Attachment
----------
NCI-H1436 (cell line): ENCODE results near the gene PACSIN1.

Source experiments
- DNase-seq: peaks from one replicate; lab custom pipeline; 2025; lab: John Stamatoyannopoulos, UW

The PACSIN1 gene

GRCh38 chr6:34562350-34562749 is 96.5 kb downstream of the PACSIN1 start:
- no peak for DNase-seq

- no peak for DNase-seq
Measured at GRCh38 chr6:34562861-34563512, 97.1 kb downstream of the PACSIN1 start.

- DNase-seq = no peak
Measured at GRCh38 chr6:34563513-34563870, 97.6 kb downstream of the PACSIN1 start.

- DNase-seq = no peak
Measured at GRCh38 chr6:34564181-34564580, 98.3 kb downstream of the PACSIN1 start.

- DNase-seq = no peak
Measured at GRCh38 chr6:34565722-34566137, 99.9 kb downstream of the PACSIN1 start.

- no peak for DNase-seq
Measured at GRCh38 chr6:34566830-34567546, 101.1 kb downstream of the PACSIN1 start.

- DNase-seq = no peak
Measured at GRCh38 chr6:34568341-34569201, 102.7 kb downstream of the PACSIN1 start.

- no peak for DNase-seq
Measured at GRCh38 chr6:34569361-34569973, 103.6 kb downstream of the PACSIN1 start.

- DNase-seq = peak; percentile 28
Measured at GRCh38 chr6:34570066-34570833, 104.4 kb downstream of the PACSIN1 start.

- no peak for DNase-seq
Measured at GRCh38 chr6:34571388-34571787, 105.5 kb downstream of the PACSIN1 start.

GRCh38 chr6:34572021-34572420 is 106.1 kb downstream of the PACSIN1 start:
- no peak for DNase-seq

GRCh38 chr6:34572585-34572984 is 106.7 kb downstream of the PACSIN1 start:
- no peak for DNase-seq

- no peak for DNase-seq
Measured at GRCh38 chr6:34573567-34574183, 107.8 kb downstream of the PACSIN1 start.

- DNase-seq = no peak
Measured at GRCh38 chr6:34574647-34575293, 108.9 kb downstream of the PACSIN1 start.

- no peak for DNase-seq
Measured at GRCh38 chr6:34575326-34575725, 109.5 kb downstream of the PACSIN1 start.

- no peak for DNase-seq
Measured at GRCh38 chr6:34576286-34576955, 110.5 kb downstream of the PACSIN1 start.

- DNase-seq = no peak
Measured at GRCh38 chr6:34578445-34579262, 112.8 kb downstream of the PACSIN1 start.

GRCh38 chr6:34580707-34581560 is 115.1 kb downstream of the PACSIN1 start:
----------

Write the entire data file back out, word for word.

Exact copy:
NCI-H1436 (cell line): ENCODE results near the gene PACSIN1.

Source experiments
- DNase-seq: peaks from one replicate; lab custom pipeline; 2025; lab: John Stamatoyannopoulos, UW

The PACSIN1 gene

GRCh38 chr6:34562350-34562749 is 96.5 kb downstream of the PACSIN1 start:
- no peak for DNase-seq

- no peak for DNase-seq
Measured at GRCh38 chr6:34562861-34563512, 97.1 kb downstream of the PACSIN1 start.

- DNase-seq = no peak
Measured at GRCh38 chr6:34563513-34563870, 97.6 kb downstream of the PACSIN1 start.

- DNase-seq = no peak
Measured at GRCh38 chr6:34564181-34564580, 98.3 kb downstream of the PACSIN1 start.

- DNase-seq = no peak
Measured at GRCh38 chr6:34565722-34566137, 99.9 kb downstream of the PACSIN1 start.

- no peak for DNase-seq
Measured at GRCh38 chr6:34566830-34567546, 101.1 kb downstream of the PACSIN1 start.

- DNase-seq = no peak
Measured at GRCh38 chr6:34568341-34569201, 102.7 kb downstream of the PACSIN1 start.

- no peak for DNase-seq
Measured at GRCh38 chr6:34569361-34569973, 103.6 kb downstream of the PACSIN1 start.

- DNase-seq = peak; percentile 28
Measured at GRCh38 chr6:34570066-34570833, 104.4 kb downstream of the PACSIN1 start.

- no peak for DNase-seq
Measured at GRCh38 chr6:34571388-34571787, 105.5 kb downstream of the PACSIN1 start.

GRCh38 chr6:34572021-34572420 is 106.1 kb downstream of the PACSIN1 start:
- no peak for DNase-seq

GRCh38 chr6:34572585-34572984 is 106.7 kb downstream of the PACSIN1 start:
- no peak for DNase-seq

- no peak for DNase-seq
Measured at GRCh38 chr6:34573567-34574183, 107.8 kb downstream of the PACSIN1 start.

- DNase-seq = no peak
Measured at GRCh38 chr6:34574647-34575293, 108.9 kb downstream of the PACSIN1 start.

- no peak for DNase-seq
Measured at GRCh38 chr6:34575326-34575725, 109.5 kb downstream of the PACSIN1 start.

- no peak for DNase-seq
Measured at GRCh38 chr6:34576286-34576955, 110.5 kb downstream of the PACSIN1 start.

- DNase-seq = no peak
Measured at GRCh38 chr6:34578445-34579262, 112.8 kb downstream of the PACSIN1 start.

GRCh38 chr6:34580707-34581560 is 115.1 kb downstream of the PACSIN1 start: